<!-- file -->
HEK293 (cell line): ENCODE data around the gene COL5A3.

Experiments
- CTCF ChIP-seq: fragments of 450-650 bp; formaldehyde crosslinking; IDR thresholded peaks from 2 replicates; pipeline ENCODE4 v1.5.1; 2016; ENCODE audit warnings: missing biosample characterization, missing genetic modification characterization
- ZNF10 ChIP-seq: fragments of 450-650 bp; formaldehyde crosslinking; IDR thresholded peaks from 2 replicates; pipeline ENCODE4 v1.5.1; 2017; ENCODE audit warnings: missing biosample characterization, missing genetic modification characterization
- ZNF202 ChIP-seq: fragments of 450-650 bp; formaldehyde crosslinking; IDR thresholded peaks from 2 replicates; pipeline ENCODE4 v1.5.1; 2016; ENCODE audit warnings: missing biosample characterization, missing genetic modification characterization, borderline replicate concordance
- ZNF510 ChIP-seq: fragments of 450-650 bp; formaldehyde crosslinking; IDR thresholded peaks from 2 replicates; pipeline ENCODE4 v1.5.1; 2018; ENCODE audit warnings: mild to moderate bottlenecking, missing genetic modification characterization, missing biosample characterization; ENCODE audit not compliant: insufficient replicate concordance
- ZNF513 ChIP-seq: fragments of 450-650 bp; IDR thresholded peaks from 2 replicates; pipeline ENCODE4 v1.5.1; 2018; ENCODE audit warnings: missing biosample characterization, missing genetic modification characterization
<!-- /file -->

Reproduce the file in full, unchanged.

HEK293 (cell line): ENCODE data around the gene COL5A3.

Experiments
- CTCF ChIP-seq: fragments of 450-650 bp; formaldehyde crosslinking; IDR thresholded peaks from 2 replicates; pipeline ENCODE4 v1.5.1; 2016; ENCODE audit warnings: missing biosample characterization, missing genetic modification characterization
- ZNF10 ChIP-seq: fragments of 450-650 bp; formaldehyde crosslinking; IDR thresholded peaks from 2 replicates; pipeline ENCODE4 v1.5.1; 2017; ENCODE audit warnings: missing biosample characterization, missing genetic modification characterization
- ZNF202 ChIP-seq: fragments of 450-650 bp; formaldehyde crosslinking; IDR thresholded peaks from 2 replicates; pipeline ENCODE4 v1.5.1; 2016; ENCODE audit warnings: missing biosample characterization, missing genetic modification characterization, borderline replicate concordance
- ZNF510 ChIP-seq: fragments of 450-650 bp; formaldehyde crosslinking; IDR thresholded peaks from 2 replicates; pipeline ENCODE4 v1.5.1; 2018; ENCODE audit warnings: mild to moderate bottlenecking, missing genetic modification characterization, missing biosample characterization; ENCODE audit not compliant: insufficient replicate concordance
- ZNF513 ChIP-seq: fragments of 450-650 bp; IDR thresholded peaks from 2 replicates; pipeline ENCODE4 v1.5.1; 2018; ENCODE audit warnings: missing biosample characterization, missing genetic modification characterization